I knew two things when I read the posting for the Sun Ranch Job: First, I understood that Seattle was not the West. The capitalized, storied West was dry, not wet, and it was empty instead of crowded. Second, I knew that the West lay somewhere east of Cascade Range, and that it certainly included the high, remote valleys of Montana. I wanted to go somewhere differenta good, tough place where I could work my fingers to the bone and build a life that was wholly good and undeniably my own. I wanted to live under a big, clear sky and toil in a world full of animals. Holding that job announcement in my hands, I felt like I had found my ticket.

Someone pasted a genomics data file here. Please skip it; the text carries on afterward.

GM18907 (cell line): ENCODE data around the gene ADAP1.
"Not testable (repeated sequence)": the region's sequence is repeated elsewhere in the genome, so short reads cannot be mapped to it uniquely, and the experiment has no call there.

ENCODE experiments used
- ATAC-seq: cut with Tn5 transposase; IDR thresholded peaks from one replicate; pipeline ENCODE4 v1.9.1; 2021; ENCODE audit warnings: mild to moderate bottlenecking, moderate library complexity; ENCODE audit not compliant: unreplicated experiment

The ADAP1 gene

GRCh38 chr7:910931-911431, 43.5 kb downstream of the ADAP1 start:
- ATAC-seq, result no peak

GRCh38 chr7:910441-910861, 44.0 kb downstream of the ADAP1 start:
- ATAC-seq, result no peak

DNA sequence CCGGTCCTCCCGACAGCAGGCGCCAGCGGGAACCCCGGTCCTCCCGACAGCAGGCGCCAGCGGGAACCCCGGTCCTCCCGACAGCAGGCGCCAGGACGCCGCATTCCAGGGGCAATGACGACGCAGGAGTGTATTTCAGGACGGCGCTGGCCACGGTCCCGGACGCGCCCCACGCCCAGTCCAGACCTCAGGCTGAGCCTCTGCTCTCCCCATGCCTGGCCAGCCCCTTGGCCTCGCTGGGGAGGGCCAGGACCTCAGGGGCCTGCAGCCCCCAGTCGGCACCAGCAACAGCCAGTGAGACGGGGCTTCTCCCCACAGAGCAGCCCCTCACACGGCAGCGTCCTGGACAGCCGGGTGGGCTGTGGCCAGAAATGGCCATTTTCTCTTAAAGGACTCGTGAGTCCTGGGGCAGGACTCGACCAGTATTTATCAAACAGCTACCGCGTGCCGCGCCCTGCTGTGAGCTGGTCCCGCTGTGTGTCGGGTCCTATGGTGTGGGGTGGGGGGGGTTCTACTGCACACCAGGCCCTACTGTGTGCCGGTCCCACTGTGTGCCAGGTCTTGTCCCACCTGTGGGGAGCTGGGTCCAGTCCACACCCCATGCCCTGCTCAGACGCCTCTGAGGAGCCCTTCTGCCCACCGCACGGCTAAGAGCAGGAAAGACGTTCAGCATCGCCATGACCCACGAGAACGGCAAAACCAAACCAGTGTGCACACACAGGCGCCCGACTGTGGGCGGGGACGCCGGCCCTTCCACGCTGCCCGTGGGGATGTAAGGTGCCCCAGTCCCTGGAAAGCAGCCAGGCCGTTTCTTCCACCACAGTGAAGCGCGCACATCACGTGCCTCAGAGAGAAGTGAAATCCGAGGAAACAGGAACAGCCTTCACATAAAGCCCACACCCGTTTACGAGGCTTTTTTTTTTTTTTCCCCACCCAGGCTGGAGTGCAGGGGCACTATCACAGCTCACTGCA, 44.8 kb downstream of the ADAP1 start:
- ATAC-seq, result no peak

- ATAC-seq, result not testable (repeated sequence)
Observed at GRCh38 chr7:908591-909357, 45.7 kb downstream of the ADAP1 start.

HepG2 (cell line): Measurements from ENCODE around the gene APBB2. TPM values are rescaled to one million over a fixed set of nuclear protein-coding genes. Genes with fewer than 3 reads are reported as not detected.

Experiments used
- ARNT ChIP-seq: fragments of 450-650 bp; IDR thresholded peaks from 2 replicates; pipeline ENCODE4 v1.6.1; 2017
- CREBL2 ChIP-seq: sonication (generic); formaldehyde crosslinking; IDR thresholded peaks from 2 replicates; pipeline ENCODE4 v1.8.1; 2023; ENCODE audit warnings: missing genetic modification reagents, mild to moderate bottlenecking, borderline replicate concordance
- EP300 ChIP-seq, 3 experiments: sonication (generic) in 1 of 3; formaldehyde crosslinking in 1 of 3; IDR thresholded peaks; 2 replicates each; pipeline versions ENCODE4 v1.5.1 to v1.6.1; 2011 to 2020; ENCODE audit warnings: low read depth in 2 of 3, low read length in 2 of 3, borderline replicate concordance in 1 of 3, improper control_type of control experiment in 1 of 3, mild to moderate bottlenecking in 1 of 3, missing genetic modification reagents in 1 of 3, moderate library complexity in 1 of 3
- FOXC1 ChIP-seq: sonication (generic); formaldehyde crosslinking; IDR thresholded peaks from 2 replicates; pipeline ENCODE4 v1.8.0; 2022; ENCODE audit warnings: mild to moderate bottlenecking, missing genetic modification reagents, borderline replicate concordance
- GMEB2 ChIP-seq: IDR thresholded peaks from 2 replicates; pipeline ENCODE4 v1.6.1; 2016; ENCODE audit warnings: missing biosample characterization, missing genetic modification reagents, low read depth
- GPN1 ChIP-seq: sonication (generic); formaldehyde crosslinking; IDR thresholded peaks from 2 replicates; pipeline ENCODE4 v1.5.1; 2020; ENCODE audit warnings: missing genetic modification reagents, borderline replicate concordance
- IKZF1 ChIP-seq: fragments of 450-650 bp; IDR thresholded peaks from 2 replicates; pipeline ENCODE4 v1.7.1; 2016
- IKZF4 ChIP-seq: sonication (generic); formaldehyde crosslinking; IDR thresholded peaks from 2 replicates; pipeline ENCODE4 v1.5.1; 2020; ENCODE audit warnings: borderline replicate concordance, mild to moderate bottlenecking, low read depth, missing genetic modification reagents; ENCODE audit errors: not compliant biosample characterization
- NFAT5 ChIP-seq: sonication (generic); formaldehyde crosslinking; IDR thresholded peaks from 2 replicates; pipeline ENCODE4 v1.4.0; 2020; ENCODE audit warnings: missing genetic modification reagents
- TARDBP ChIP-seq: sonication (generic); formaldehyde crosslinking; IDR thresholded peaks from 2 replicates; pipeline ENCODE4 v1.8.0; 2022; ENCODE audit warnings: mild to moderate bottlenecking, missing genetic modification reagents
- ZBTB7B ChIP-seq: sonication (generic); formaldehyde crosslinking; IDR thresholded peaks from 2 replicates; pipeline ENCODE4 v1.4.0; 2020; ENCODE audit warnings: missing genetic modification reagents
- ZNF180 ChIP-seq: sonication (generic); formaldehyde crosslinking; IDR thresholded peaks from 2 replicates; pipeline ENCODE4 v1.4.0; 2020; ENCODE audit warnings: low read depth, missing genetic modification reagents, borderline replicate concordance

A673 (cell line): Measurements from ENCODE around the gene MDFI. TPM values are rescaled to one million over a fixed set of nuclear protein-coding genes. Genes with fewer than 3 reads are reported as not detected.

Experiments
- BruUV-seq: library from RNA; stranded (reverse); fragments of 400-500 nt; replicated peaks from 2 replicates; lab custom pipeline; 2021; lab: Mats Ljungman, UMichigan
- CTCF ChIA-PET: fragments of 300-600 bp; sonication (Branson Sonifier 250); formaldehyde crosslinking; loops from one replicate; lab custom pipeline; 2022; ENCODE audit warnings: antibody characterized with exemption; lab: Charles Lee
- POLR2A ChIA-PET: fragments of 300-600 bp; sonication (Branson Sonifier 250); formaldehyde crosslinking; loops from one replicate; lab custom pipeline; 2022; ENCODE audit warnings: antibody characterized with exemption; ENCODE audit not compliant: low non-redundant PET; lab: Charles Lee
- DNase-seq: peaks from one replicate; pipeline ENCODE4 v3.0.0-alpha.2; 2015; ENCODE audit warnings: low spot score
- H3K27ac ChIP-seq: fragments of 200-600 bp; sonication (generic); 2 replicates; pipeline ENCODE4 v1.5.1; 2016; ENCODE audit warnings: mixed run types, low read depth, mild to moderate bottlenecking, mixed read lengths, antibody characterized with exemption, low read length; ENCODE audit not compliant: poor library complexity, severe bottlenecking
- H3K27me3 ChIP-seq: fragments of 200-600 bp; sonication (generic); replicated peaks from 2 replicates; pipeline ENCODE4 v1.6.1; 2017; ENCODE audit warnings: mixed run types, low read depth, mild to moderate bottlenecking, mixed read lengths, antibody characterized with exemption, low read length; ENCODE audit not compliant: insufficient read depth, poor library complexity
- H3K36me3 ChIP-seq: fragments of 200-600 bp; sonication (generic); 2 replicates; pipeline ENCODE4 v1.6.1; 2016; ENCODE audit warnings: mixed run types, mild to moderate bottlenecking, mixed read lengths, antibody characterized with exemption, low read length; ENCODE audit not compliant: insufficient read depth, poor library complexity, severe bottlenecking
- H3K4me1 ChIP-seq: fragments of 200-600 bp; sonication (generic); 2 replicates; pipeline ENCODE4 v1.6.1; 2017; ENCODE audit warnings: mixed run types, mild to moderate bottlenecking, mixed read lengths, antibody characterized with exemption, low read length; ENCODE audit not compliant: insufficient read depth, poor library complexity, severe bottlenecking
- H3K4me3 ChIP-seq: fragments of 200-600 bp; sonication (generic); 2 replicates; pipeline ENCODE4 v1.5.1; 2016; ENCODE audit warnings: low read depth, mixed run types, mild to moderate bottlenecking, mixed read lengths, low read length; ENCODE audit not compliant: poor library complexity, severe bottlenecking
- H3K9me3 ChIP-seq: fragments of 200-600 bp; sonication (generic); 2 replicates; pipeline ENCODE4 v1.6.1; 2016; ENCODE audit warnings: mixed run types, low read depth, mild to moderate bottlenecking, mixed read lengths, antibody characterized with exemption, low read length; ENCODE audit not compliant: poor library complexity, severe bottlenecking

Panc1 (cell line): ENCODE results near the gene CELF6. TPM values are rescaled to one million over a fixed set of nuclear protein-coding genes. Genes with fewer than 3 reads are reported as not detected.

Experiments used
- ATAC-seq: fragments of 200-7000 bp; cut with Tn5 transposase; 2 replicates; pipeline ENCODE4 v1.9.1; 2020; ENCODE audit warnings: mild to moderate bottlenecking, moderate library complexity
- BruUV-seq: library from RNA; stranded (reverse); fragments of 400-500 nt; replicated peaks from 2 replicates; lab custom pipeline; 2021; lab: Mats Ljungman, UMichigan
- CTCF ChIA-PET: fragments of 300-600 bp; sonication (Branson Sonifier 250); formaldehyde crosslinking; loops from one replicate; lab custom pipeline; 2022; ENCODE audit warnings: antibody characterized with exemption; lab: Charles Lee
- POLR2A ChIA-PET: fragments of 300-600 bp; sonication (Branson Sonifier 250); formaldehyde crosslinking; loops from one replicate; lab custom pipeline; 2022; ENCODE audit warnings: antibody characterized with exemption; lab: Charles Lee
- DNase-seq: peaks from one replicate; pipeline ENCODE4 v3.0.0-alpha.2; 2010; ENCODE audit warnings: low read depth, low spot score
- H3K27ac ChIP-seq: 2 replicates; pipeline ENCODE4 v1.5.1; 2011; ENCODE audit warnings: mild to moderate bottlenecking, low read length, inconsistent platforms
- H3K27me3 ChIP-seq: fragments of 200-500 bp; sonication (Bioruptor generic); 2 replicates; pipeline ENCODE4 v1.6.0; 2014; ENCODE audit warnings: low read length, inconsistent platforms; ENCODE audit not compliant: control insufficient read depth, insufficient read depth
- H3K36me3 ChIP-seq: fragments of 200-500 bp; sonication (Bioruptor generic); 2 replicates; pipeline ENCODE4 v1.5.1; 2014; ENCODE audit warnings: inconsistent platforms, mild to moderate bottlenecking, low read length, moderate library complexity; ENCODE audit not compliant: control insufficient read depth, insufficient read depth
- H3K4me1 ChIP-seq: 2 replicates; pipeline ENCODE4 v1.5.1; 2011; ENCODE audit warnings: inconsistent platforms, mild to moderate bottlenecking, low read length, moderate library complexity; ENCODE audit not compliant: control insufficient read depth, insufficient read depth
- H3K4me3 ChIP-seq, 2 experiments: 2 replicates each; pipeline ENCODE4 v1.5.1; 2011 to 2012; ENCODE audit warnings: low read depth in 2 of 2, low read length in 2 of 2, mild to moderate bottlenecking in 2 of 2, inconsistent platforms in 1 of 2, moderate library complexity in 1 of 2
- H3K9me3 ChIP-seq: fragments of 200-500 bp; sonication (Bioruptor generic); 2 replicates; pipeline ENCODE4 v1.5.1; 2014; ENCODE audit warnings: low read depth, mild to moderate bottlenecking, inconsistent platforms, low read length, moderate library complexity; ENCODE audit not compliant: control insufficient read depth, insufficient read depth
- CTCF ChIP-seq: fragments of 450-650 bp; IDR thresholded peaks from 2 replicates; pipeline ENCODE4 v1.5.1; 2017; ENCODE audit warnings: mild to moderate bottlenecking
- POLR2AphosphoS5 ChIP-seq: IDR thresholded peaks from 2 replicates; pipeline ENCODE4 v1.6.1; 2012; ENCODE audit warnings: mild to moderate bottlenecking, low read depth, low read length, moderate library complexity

When describing the wilderness around the Sun Ranch, you identify its two fundamental qualities as beauty and brutality. Care to elaborate on that?
The wolves started me thinking about those words. One morning I was out early among the cattle, and heard the pack howling back and forth in the hills. Dawn leached across the horizon and the wolves sang louder, lifting their voices as the light grew stronger, and then stopping abruptly when the sun rose above the peaks of the Madison Range. The air was cold, but calm, and I could not help thinking that the sounds I had heard and the complete silence that had followed them were among the most beautiful things I had known.
Later that day, while out hauling mineral to a herd in the same area, I came across the elk carcass that had moved the wolves to sing. It was a mess, with hide, rumen and bones strewn everywhere. The blood trail's length suggested that the elk had made a good run and met the most grisly sort of end.